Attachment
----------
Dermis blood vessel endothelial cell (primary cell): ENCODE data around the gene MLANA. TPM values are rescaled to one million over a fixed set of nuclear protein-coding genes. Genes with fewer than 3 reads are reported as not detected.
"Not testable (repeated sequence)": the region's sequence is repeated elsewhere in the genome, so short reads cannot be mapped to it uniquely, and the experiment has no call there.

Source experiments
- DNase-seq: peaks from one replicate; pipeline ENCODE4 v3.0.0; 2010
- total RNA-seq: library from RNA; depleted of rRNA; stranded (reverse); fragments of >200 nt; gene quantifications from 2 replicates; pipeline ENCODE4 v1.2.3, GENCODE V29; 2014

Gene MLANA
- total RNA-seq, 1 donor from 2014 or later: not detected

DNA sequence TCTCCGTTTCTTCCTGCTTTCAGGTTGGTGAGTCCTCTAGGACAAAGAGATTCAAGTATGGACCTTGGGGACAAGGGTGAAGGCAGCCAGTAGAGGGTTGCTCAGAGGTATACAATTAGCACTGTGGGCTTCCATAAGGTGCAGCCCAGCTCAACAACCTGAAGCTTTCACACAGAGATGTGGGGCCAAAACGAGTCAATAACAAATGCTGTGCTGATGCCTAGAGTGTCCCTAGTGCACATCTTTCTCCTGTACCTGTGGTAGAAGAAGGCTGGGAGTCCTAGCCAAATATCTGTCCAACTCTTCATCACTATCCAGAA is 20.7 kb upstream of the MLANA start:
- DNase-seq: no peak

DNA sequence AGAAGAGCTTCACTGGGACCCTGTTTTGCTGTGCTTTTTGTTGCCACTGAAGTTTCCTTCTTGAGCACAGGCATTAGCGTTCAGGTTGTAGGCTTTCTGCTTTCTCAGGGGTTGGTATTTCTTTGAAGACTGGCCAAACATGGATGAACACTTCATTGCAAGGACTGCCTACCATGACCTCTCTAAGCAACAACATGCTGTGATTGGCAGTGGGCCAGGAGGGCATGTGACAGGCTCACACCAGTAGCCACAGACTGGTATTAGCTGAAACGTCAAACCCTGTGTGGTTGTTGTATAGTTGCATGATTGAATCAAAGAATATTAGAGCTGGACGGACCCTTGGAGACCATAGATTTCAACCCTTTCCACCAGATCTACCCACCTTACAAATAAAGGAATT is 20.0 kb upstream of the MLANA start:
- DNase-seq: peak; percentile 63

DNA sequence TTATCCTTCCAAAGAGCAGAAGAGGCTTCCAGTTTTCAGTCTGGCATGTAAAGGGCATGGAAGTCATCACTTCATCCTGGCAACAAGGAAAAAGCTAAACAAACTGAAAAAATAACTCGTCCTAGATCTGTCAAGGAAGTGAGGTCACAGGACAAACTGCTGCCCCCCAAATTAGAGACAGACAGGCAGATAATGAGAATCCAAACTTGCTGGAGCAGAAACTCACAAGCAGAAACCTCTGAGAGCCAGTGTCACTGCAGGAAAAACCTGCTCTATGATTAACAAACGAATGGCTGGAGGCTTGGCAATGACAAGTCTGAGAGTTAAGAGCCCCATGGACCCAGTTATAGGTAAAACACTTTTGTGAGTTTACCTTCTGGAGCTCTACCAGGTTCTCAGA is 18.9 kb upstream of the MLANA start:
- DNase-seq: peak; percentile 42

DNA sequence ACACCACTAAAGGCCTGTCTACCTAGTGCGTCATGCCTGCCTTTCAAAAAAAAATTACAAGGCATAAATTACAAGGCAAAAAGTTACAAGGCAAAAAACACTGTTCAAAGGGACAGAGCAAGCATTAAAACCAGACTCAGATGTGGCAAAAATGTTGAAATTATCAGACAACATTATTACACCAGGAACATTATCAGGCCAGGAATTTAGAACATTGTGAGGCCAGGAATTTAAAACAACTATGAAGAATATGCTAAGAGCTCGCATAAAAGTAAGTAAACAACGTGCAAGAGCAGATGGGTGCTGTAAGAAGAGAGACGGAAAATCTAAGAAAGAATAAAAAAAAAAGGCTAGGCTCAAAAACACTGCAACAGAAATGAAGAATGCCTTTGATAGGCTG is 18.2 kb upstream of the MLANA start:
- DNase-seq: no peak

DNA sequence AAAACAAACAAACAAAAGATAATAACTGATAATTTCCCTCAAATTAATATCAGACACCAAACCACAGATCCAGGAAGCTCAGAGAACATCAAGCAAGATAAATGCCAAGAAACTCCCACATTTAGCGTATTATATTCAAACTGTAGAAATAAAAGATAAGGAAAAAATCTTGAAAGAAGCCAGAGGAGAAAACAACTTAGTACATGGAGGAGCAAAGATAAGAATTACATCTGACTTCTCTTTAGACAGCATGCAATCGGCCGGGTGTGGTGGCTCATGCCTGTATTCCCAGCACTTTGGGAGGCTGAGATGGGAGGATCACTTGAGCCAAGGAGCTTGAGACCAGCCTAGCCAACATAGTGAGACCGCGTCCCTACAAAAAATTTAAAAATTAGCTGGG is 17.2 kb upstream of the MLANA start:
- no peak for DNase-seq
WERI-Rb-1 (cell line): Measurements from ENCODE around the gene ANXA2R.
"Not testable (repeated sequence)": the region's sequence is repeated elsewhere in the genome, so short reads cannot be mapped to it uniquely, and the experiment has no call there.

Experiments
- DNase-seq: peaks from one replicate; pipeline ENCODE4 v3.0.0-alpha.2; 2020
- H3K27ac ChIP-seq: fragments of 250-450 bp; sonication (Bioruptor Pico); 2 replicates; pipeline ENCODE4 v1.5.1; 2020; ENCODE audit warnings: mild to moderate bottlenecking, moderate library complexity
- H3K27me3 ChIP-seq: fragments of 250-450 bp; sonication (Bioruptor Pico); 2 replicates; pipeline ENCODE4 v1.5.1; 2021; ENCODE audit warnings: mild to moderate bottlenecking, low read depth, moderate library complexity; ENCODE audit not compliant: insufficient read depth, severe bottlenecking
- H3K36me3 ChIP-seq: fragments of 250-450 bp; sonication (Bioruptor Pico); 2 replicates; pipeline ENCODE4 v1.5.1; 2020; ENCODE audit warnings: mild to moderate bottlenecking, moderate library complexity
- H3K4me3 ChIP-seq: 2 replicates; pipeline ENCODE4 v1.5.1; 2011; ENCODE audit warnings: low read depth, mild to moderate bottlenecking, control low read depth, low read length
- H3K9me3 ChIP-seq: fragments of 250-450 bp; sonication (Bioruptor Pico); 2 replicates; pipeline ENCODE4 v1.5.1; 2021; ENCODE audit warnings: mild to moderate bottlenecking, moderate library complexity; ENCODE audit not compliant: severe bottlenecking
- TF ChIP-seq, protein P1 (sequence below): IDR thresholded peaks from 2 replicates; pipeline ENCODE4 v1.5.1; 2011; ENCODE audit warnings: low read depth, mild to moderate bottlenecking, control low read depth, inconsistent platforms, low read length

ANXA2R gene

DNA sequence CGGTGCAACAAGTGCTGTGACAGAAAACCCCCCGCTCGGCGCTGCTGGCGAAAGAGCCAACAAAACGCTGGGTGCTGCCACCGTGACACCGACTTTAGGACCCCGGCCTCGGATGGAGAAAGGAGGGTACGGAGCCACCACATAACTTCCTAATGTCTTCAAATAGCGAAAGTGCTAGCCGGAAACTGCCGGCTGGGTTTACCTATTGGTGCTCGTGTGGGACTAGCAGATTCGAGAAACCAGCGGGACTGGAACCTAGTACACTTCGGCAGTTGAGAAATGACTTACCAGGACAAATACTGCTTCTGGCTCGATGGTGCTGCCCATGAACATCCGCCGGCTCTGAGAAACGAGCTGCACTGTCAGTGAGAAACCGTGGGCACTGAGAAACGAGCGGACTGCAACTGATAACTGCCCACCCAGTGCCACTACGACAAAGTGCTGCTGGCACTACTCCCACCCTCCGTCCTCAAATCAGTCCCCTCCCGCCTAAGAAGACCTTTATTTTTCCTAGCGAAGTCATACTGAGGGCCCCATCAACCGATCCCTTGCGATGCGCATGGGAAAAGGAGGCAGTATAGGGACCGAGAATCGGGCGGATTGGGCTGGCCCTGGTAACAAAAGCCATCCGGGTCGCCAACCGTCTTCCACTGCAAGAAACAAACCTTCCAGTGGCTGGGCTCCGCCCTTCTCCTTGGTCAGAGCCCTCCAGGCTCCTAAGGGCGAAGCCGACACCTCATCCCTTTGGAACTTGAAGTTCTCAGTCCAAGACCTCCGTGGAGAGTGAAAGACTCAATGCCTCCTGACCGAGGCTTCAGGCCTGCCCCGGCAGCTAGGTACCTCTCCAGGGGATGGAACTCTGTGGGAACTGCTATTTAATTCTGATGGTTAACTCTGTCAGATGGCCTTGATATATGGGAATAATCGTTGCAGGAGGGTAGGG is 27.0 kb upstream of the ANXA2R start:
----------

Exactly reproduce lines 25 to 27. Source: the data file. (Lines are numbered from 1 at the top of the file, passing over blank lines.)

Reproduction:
- H3K4me3 ChIP-seq: 2 replicates; pipeline ENCODE4 v1.5.1; 2011; ENCODE audit warnings: low read depth, mild to moderate bottlenecking, control low read depth, low read length
- H3K9me3 ChIP-seq: fragments of 250-450 bp; sonication (Bioruptor Pico); 2 replicates; pipeline ENCODE4 v1.5.1; 2021; ENCODE audit warnings: mild to moderate bottlenecking, moderate library complexity; ENCODE audit not compliant: severe bottlenecking
- TF ChIP-seq, protein P1 (sequence below): IDR thresholded peaks from 2 replicates; pipeline ENCODE4 v1.5.1; 2011; ENCODE audit warnings: low read depth, mild to moderate bottlenecking, control low read depth, inconsistent platforms, low read length